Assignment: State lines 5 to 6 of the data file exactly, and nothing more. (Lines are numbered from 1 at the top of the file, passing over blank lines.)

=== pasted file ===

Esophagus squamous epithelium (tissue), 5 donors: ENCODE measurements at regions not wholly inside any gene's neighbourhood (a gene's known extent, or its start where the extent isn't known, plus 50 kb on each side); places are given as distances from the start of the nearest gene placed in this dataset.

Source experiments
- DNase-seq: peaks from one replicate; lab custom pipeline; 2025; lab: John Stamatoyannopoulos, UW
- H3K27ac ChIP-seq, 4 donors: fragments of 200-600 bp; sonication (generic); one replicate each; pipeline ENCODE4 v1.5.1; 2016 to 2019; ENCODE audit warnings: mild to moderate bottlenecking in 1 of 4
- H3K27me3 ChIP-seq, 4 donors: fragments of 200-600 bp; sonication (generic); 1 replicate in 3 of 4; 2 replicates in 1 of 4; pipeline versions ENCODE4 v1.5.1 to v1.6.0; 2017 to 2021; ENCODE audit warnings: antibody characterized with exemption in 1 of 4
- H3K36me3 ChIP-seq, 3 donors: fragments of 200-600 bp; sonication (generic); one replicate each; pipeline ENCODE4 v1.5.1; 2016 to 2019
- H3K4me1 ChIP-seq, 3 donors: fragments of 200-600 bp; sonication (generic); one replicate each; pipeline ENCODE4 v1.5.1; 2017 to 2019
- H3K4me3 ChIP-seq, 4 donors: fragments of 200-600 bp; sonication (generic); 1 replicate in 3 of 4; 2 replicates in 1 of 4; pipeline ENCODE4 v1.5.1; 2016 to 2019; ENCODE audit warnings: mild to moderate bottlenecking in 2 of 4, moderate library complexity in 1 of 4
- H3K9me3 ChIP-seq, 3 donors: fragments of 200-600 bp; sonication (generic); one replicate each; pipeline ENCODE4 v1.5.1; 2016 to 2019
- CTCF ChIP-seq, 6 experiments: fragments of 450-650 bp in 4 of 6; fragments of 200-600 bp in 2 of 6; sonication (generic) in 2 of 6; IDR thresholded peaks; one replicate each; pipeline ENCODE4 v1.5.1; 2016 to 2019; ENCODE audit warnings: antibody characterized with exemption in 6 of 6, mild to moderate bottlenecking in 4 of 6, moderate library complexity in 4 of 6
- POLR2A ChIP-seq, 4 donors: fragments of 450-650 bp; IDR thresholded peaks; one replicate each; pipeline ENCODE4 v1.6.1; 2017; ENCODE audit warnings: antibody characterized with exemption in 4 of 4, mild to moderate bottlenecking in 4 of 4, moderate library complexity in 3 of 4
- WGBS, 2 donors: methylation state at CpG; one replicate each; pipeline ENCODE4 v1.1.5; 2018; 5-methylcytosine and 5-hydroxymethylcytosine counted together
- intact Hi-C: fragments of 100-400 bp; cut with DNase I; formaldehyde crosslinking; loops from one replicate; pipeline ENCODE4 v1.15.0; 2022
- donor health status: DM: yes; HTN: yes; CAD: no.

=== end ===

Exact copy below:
- H3K27me3 ChIP-seq, 4 donors: fragments of 200-600 bp; sonication (generic); 1 replicate in 3 of 4; 2 replicates in 1 of 4; pipeline versions ENCODE4 v1.5.1 to v1.6.0; 2017 to 2021; ENCODE audit warnings: antibody characterized with exemption in 1 of 4
- H3K36me3 ChIP-seq, 3 donors: fragments of 200-600 bp; sonication (generic); one replicate each; pipeline ENCODE4 v1.5.1; 2016 to 2019